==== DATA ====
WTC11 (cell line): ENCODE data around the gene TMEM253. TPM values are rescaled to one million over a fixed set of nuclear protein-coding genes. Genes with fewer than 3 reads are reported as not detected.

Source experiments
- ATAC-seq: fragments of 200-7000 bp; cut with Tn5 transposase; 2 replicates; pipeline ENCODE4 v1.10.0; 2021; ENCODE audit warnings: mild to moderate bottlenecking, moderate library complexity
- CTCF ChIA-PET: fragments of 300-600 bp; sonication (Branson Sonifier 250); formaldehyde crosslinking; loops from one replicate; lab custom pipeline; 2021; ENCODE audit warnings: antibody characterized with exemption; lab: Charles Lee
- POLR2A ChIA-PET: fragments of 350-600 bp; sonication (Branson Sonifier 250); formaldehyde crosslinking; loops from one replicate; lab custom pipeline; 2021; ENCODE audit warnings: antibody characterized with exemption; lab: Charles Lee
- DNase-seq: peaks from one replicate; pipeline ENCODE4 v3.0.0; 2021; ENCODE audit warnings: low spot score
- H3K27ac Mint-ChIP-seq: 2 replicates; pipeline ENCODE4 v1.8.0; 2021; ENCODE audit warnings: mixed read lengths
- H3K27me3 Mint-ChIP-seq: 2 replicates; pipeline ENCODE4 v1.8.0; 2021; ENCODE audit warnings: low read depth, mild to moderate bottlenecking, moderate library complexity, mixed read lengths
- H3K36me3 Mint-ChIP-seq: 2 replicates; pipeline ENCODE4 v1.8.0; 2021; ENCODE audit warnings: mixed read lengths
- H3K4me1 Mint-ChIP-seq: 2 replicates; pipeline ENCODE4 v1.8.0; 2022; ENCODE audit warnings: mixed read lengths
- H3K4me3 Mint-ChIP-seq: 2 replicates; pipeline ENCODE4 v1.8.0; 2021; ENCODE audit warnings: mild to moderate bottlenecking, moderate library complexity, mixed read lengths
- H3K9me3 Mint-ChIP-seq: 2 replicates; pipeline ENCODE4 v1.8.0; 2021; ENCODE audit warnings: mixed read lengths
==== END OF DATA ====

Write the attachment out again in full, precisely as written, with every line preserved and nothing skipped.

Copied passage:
WTC11 (cell line): ENCODE data around the gene TMEM253. TPM values are rescaled to one million over a fixed set of nuclear protein-coding genes. Genes with fewer than 3 reads are reported as not detected.

Source experiments
- ATAC-seq: fragments of 200-7000 bp; cut with Tn5 transposase; 2 replicates; pipeline ENCODE4 v1.10.0; 2021; ENCODE audit warnings: mild to moderate bottlenecking, moderate library complexity
- CTCF ChIA-PET: fragments of 300-600 bp; sonication (Branson Sonifier 250); formaldehyde crosslinking; loops from one replicate; lab custom pipeline; 2021; ENCODE audit warnings: antibody characterized with exemption; lab: Charles Lee
- POLR2A ChIA-PET: fragments of 350-600 bp; sonication (Branson Sonifier 250); formaldehyde crosslinking; loops from one replicate; lab custom pipeline; 2021; ENCODE audit warnings: antibody characterized with exemption; lab: Charles Lee
- DNase-seq: peaks from one replicate; pipeline ENCODE4 v3.0.0; 2021; ENCODE audit warnings: low spot score
- H3K27ac Mint-ChIP-seq: 2 replicates; pipeline ENCODE4 v1.8.0; 2021; ENCODE audit warnings: mixed read lengths
- H3K27me3 Mint-ChIP-seq: 2 replicates; pipeline ENCODE4 v1.8.0; 2021; ENCODE audit warnings: low read depth, mild to moderate bottlenecking, moderate library complexity, mixed read lengths
- H3K36me3 Mint-ChIP-seq: 2 replicates; pipeline ENCODE4 v1.8.0; 2021; ENCODE audit warnings: mixed read lengths
- H3K4me1 Mint-ChIP-seq: 2 replicates; pipeline ENCODE4 v1.8.0; 2022; ENCODE audit warnings: mixed read lengths
- H3K4me3 Mint-ChIP-seq: 2 replicates; pipeline ENCODE4 v1.8.0; 2021; ENCODE audit warnings: mild to moderate bottlenecking, moderate library complexity, mixed read lengths
- H3K9me3 Mint-ChIP-seq: 2 replicates; pipeline ENCODE4 v1.8.0; 2021; ENCODE audit warnings: mixed read lengths